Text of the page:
“Students often stress out unnecessarily and we help ease anxiety that comes with going through the Student Conduct office,” Croft said in an e-mail.
The most important things to remember are that the Student Conduct office wants the experience to be education, not punitive, and that it is best to be honest with them, he wrote.
The Student Advocacy Center will also be starting a program on safe partying on and off campus, which will host information sessions in the residence halls and bring in a lawyer to talk about student rights, according to Mills.
SAC can also direct students toward resources that will help them deal with off-campus offenses, said Croft.
DRINKING OFF CAMPUS
It is obvious that students who drink on campus are risking trouble with SCCRS, but many fail to realize this risk extends beyond the boundaries of AU as well.
The Metropolitan Police Department often contacts SCCRS about incidents that occur off campus, meaning that a student can face university penalties on top of his or her police citation, according to Croft.
The Student Conduct Code allows this in order to keep students safe and ensure AU’s reputation as a good neighbor, Public Safety Chief Michael McNair previously told The Eagle.
PARTYING IN THE DISTRICT
As they begin going to off-campus parties, freshmen will undoubtedly hear rumors that it is safer to stay within the D.C. city limits and avoid venturing into nearby Maryland.
According to many upperclassmen, this is because D.C. police officers tend to simply send everyone home when breaking up a party, whereas Maryland police are more likely to issue citations for underage drinking. Until recently, however, the underage drinking laws in both districts have been extremely similar.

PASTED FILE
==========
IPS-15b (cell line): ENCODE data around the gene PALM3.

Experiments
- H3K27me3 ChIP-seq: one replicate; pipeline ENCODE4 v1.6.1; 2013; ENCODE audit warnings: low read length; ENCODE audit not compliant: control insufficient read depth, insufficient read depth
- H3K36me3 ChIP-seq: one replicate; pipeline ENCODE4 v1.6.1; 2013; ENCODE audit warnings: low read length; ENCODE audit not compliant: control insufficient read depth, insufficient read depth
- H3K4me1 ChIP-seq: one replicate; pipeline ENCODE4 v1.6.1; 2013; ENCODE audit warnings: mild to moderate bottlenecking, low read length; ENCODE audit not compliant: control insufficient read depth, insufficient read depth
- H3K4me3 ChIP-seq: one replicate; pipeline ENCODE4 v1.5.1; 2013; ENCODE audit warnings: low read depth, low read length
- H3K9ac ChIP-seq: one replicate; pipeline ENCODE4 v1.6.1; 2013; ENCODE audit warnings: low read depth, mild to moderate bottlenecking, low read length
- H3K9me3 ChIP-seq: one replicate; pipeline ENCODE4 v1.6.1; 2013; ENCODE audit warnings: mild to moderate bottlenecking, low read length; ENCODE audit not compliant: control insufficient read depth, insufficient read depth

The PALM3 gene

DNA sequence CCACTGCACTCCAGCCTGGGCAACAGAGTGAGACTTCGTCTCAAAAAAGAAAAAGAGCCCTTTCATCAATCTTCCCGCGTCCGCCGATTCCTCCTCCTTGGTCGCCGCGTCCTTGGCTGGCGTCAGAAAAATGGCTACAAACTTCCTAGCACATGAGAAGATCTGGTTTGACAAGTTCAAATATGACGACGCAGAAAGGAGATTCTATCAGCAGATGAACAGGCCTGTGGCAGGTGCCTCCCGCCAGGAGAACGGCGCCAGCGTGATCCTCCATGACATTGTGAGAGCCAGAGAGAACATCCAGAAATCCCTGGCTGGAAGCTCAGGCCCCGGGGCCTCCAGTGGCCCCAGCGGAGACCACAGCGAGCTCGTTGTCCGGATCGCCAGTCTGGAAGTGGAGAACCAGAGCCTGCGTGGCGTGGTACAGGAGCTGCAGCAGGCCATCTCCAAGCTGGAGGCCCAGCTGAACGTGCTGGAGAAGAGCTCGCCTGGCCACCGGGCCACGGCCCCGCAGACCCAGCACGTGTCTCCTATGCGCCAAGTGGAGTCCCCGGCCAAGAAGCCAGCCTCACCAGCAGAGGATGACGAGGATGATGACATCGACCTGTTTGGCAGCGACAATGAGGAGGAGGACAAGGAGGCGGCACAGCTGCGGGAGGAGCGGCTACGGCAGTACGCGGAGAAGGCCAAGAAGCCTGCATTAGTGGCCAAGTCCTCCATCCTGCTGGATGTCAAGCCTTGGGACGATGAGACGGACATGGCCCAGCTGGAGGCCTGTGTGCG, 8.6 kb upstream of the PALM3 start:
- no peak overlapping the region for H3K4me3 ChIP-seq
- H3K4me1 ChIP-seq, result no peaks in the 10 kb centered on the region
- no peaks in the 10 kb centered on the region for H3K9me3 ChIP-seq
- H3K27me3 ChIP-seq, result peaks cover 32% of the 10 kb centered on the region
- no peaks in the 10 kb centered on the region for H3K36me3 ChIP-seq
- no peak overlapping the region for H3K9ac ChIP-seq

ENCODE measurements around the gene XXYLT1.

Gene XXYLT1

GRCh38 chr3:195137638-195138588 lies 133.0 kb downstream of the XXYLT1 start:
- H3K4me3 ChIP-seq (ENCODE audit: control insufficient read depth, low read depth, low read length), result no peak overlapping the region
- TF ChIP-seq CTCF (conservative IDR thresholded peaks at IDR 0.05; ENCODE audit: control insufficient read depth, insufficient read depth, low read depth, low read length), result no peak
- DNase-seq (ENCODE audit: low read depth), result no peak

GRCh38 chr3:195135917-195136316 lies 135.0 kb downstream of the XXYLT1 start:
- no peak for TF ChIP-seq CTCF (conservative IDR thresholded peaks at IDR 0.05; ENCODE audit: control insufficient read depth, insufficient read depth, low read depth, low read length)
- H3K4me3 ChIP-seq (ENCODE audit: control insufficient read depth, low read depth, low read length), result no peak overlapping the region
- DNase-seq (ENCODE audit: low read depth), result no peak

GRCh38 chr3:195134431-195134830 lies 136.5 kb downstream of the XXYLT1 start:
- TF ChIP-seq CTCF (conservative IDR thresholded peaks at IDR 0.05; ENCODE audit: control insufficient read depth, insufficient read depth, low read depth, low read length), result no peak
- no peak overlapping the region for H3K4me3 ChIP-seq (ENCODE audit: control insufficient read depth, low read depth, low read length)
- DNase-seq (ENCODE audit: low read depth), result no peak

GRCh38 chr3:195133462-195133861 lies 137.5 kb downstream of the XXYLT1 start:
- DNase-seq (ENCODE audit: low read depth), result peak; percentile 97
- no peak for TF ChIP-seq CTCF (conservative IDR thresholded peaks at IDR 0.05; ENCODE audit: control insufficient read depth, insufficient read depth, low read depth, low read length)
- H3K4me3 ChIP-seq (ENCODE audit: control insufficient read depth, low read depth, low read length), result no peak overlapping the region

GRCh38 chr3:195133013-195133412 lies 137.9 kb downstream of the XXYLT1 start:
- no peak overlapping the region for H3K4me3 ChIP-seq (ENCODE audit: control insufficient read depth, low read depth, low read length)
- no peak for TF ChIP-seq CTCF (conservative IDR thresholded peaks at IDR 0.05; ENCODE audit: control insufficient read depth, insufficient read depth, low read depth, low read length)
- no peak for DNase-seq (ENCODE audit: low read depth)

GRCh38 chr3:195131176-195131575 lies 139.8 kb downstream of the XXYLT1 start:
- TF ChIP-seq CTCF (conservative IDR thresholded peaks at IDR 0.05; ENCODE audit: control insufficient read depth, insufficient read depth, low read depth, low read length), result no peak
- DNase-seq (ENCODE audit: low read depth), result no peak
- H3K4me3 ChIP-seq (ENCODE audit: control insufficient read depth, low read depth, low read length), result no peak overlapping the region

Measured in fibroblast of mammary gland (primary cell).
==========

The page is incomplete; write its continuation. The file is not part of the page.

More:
D.C. decriminalized underage drinking in 2004, according to Officer Quintin Peterson of the MPD. This means that the consumption of alcohol by someone under 21 is a civil rather than criminal offense and can be punished by fines, community service, or a brief driver’s license suspension. Offenders cannot be arrested or receive a criminal record.
If on public property, however, students can be charged with alcohol-related misdemeanors such as Possession of an Open Container of Alcohol, Disorderly Conduct, DWI (driving while intoxicated) or DUI (driving under the influence), Peterson said in an e-mail. Unlike civil offenses, misdemeanors can go on a criminal record.
PARTYING IN MARYLAND
On Oct. 1, new legislation will go into effect that moves underage drinking in Maryland from a civil to a criminal offense, according to Elena Russo, Maryland Police Department spokesperson.
Any underage person charged with obtaining, consuming or possessing alcohol will have to appear in court, according to House Bill 299. The new will also make it a misdemeanor for a person of age to supply alcohol to someone under 21.
In addition, using a fake ID to purchase alcohol will become a criminal offense, according to the bill.
Under previous Maryland law, underage drinking was a civil offense punishable by a maximum fine of $500 for a first offense.
Russo said she does not think discrepancies have existed or will exist in the future between the way underage drinking is handled in Maryland versus D.C..
“No matter if you’re in D.C. Maryland or Virginia, underage drinking is against the law and law enforcement will handle whatever incidence they’re faced with appropriately,” Russo said.